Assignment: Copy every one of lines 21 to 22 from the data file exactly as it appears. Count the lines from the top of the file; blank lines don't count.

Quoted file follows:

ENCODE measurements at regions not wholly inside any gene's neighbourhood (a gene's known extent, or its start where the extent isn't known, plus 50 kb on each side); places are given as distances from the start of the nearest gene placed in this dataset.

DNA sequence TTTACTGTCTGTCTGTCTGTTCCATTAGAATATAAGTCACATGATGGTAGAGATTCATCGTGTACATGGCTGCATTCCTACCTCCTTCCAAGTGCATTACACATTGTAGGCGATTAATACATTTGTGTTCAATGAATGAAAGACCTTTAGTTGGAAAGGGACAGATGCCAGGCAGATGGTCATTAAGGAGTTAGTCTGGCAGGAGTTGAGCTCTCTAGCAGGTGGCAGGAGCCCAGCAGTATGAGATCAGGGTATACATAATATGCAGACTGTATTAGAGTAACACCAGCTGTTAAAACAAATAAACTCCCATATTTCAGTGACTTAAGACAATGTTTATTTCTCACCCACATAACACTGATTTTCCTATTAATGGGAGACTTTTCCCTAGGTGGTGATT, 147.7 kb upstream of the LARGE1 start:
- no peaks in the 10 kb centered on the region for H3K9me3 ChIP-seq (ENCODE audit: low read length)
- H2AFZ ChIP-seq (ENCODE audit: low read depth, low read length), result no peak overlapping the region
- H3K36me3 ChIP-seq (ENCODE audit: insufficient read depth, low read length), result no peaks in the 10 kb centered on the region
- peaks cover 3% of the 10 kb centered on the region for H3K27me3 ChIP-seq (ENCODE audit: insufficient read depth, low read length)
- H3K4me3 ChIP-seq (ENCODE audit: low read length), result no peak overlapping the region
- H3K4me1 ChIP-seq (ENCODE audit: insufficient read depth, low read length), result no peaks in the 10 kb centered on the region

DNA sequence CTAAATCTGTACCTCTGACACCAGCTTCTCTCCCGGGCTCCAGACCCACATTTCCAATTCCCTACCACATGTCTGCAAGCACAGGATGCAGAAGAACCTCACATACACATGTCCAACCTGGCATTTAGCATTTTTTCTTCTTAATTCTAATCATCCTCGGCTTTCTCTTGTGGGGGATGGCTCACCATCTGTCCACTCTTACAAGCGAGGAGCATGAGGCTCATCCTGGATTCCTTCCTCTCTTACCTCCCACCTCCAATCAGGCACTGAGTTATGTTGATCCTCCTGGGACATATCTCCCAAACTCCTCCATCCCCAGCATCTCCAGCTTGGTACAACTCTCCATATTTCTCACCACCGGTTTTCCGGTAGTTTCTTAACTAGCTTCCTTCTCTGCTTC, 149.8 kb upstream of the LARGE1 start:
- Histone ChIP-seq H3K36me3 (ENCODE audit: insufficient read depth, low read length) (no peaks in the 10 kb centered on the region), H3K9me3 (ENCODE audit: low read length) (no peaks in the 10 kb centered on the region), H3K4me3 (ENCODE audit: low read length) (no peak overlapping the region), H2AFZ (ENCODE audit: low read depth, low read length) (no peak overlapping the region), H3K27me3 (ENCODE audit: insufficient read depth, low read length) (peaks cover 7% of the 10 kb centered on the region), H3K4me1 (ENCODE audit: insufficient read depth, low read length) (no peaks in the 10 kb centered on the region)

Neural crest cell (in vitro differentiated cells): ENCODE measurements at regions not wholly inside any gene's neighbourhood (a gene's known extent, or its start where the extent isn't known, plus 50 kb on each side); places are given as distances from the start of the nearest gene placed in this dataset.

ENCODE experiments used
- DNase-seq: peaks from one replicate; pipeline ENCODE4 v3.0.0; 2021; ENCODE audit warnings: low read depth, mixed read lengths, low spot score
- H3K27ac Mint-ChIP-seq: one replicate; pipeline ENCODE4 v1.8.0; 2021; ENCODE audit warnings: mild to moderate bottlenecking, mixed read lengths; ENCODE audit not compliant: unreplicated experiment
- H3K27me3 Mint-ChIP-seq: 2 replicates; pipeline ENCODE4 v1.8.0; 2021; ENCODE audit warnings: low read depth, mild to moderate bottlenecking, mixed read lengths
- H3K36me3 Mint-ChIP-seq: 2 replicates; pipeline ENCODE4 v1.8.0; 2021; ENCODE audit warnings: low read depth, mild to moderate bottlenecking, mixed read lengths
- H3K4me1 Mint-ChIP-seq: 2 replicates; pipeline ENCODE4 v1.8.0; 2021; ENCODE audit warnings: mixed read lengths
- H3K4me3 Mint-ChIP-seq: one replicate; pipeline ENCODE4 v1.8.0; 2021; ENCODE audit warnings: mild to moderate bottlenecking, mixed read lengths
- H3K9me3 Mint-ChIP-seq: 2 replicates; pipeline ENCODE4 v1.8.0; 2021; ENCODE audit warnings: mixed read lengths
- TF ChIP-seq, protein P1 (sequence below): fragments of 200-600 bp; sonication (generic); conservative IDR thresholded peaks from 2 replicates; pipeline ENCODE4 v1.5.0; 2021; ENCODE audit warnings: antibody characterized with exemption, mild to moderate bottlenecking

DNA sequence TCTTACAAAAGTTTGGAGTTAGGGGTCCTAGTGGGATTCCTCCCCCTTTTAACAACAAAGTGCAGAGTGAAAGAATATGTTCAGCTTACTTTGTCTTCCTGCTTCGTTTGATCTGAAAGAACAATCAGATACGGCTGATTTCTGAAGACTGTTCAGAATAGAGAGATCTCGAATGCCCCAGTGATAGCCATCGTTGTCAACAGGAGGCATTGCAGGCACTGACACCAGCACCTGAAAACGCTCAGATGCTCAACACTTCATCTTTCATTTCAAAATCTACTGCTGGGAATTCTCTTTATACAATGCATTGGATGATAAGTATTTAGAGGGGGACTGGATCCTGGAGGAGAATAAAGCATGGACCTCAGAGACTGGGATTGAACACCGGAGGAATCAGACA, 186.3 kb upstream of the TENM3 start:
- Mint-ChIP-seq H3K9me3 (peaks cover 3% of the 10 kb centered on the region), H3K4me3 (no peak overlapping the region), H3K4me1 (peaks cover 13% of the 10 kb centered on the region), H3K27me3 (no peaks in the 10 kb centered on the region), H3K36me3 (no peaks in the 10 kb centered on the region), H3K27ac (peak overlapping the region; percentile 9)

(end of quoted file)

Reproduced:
DNA sequence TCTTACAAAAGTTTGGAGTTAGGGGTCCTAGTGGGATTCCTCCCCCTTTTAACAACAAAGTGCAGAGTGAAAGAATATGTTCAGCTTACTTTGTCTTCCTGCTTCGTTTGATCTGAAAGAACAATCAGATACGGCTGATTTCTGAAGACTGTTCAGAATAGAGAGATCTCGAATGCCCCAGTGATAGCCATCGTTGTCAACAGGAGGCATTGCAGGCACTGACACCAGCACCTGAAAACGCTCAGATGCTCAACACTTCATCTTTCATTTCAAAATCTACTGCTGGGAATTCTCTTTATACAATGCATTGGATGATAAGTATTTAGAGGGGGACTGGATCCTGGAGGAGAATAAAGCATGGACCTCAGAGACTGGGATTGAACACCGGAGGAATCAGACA, 186.3 kb upstream of the TENM3 start:
- Mint-ChIP-seq H3K9me3 (peaks cover 3% of the 10 kb centered on the region), H3K4me3 (no peak overlapping the region), H3K4me1 (peaks cover 13% of the 10 kb centered on the region), H3K27me3 (no peaks in the 10 kb centered on the region), H3K36me3 (no peaks in the 10 kb centered on the region), H3K27ac (peak overlapping the region; percentile 9)